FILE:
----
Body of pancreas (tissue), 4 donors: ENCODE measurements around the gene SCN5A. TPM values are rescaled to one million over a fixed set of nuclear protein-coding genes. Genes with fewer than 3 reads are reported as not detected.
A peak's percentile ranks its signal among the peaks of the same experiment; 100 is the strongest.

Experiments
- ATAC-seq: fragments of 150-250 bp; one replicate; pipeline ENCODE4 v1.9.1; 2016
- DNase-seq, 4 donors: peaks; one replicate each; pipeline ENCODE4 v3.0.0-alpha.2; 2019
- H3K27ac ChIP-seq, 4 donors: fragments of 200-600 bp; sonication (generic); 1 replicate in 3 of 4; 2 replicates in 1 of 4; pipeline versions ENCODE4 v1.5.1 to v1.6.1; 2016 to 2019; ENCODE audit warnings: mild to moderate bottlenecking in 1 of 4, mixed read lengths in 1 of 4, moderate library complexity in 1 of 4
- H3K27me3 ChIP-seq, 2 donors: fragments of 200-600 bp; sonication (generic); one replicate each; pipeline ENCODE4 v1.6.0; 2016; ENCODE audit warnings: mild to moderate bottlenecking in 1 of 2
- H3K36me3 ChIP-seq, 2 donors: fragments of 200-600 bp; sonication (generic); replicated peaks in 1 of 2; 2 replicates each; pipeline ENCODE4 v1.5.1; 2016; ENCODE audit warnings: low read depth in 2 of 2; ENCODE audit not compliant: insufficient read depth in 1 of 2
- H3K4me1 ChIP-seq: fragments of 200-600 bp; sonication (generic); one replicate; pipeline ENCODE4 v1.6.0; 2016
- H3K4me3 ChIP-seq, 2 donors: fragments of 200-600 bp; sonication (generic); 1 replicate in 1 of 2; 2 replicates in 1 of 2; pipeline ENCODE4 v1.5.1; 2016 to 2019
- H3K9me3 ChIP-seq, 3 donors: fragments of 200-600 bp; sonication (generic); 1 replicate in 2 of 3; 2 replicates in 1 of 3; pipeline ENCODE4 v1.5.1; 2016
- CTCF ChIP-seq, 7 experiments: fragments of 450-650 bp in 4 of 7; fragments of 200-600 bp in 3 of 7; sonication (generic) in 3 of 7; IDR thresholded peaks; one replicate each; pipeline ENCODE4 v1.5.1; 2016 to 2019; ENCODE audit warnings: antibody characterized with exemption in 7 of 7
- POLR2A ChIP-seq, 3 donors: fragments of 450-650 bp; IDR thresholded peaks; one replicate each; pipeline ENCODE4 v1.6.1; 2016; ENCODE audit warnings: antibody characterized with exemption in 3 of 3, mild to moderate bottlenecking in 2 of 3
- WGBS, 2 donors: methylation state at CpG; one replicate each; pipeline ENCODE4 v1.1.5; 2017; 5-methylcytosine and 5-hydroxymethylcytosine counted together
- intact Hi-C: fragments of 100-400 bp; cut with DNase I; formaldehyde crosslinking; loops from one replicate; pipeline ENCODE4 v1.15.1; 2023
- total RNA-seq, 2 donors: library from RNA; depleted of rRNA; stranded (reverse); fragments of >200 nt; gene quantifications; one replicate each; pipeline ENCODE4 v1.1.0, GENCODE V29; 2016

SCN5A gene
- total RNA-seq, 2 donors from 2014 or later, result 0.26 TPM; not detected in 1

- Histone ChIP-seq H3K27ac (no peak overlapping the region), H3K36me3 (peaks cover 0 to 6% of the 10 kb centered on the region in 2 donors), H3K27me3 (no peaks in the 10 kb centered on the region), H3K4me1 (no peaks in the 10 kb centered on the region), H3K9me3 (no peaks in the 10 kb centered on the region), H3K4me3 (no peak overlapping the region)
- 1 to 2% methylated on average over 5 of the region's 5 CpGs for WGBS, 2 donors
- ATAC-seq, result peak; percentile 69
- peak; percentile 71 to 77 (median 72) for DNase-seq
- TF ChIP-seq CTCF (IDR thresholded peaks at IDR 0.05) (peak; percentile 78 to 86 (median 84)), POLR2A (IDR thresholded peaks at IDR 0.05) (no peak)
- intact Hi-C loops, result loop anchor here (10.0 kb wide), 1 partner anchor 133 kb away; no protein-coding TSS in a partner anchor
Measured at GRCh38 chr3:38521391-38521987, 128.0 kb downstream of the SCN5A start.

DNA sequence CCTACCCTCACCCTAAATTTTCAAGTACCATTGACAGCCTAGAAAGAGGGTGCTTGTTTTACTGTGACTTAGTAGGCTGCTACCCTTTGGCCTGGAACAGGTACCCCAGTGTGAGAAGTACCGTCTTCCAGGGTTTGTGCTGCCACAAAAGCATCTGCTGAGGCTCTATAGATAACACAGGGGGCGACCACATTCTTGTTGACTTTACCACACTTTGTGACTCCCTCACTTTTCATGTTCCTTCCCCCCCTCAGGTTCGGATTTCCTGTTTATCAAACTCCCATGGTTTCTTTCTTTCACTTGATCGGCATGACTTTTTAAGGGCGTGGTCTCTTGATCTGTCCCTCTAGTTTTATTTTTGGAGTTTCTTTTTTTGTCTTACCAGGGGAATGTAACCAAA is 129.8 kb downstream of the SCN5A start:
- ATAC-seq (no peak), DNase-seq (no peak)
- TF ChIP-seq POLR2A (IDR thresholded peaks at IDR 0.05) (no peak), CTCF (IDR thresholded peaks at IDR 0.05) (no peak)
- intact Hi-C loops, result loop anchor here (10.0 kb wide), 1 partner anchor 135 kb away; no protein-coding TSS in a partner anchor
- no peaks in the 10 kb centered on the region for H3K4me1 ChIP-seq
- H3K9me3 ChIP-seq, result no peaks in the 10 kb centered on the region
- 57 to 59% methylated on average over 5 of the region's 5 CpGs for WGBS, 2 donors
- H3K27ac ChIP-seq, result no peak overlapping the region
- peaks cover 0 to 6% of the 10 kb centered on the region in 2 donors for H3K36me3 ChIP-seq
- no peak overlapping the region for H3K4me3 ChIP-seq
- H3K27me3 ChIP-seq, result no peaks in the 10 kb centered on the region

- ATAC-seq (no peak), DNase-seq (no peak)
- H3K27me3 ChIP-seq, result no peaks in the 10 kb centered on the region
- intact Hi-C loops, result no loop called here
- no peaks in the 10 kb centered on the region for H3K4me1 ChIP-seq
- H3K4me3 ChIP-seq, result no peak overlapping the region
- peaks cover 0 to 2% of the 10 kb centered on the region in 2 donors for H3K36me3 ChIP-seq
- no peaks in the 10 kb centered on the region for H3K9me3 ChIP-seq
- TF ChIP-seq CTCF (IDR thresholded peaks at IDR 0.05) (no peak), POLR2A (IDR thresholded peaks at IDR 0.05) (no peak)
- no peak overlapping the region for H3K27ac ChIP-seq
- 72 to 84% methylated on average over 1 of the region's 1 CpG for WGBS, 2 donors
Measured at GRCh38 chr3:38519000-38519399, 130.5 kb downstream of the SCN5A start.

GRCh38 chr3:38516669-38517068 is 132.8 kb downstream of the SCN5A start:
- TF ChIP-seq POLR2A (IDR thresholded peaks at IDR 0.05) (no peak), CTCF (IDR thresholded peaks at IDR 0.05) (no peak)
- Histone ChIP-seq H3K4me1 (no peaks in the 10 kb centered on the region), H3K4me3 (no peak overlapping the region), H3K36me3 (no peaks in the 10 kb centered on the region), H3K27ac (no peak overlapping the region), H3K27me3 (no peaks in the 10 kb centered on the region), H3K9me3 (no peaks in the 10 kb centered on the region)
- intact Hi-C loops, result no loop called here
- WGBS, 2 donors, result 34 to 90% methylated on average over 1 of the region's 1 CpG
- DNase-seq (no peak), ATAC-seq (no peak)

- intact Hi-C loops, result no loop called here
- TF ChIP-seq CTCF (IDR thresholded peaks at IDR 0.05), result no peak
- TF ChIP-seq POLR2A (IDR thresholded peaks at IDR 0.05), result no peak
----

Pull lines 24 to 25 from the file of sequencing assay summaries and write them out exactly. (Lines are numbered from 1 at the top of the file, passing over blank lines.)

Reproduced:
- intact Hi-C loops, result loop anchor here (10.0 kb wide), 1 partner anchor 133 kb away; no protein-coding TSS in a partner anchor
Measured at GRCh38 chr3:38521391-38521987, 128.0 kb downstream of the SCN5A start.